IE 11 is not supported. For an optimal experience visit our site on another browser.

Feds release documents in anthrax case

The Justice Department has released hundreds of documents that it used to falsely accuse scientist Steven J. Hatfill of masterminding the 2001 anthrax attacks.
/ Source: The Associated Press

Pharmacy records and writings initially — but wrongly — helped lead the FBI to Army scientist Steven Hatfill in the deadly 2001 anthrax attacks, Justice Department documents released Tuesday show.

Responding to a judge's order, the government released 78 pages of affidavits and search warrants in the now-closed case of Hatfill, who was cleared of the attacks earlier this year. The documents raise questions about Hatfill but provide no evidence that he masterminded the biological attacks that killed five people, sickened 17 and frightened a nation still shaken by the deaths of Sept. 11 only a few weeks earlier.

Ultimately, the government focused on another Army scientist: Bruce Ivins, who killed himself in July as prosecutors prepared to charge him in the case. Both Ivins and Hatfill worked at the Army's infectious diseases laboratory in Frederick, Maryland.

$5.8 million to settle lawsuit
Hatfill was never charged, and the Justice Department in June agreed to pay him $5.8 million to settle a lawsuit he brought against the government for wrongly implicating him.

The documents released Tuesday build a case against Hatfill on largely circumstantial evidence.

An FBI affidavit cites interviews and a never-published book by Hatfill to show he knew how to treat anthrax infections and how easy it would be for terrorists to acquire, produce and use the toxin with "deadly consequences."

Still, the documents raise questions about some of Hatfill's statements to authorities.

In a March 2002 interview with the FBI, Hatfill denied taking the antibiotic Cipro in the weeks before and after the attacks.

But an affidavit released in the documents cites pharmacy records showing Hatfill filling Cipro prescriptions twice during that time period — two days each before the letters were postmarked on Sept. 18 and Oct. 9 of 2001.

At the time, Cipro was the only antibiotic recommended by the Food and Drug Administration to treat anthrax infection.

Hatfill also had Cipro prescriptions filled in January, July and November of 2001, according to the affidavit.

'A person of interest'
After the anthrax attacks, Attorney General John Ashcroft called Hatfill "a person of interest" in the investigation and stories by various news organizations followed. The Army scientist maintained his innocence in the case from the start.

Hatfill attorney Tom Connolly said there is nothing in the documents showing Hatfill had anything to do with the attacks.

"Search warrant affidavits are designed to raise suspicion — that is their express purpose," Connolly said in a statement. "Our repeated experience has been that people make wild accusations in secret, only to retract them under public questioning. Whether or not it was right for the government to rely on this kind of information to obtain a search warrant in 2002, we know in 2008 that Steven Hatfill had nothing to do with the anthrax attacks."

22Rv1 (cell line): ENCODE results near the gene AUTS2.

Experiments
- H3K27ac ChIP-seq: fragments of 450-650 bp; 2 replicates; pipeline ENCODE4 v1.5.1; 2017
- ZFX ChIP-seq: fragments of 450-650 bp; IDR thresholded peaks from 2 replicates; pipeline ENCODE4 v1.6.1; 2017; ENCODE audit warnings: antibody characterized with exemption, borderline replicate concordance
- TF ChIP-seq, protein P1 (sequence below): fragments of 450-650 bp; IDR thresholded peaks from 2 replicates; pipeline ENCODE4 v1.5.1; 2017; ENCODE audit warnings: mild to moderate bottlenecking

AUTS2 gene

He added: "It will be unfortunate for all involved if the release of these documents misleads anyone into thinking otherwise."

The documents show the FBI seized clothing, financial records, VHS tapes, books and other papers from Hatfill's home in Frederick, Maryland, his car, and a locker he rented in Ocala, Florida.

One search warrant describes the apartment and a 1994 Toyota belonging to Hatfill's girlfriend, which also were searched. Investigators made clear they had been tailing Hatfill, noting that he sometimes spent the night at her apartment and was seen sometimes driving her car.

Government wanted records sealed
The FBI seized notebooks, files, envelopes, hair brushes and bobby pins from her apartment, the records show, where it found a container of Cipro in her apartment, apparently labeled "Peck Chegne."

The government asked a judge to seal the court records over the Hatfill searches, saying public disclosure would "jeopardize the ability of federal authorities to proceed with this investigation." It also warned about the potential damage to Hatfill's reputation, saying the adverse consequences to the scientist were obvious.

Hatfill worked at the Army lab from 1997 to 1999. Technically, the government's investigation in the anthrax attacks remains open, although the Justice Department has said it is only tying up loose ends and does not expect future charges.

The documents were released following last week's order by U.S. District Court Chief Judge Royce C. Lamberth. The New York Times and the Los Angeles Times had filed a lawsuit demanding that the FBI materials on Hatfill be released. The newspapers contended that the public has a right to know why investigators wanted to search Hatfill's home and on what basis the courts agreed to allow those searches.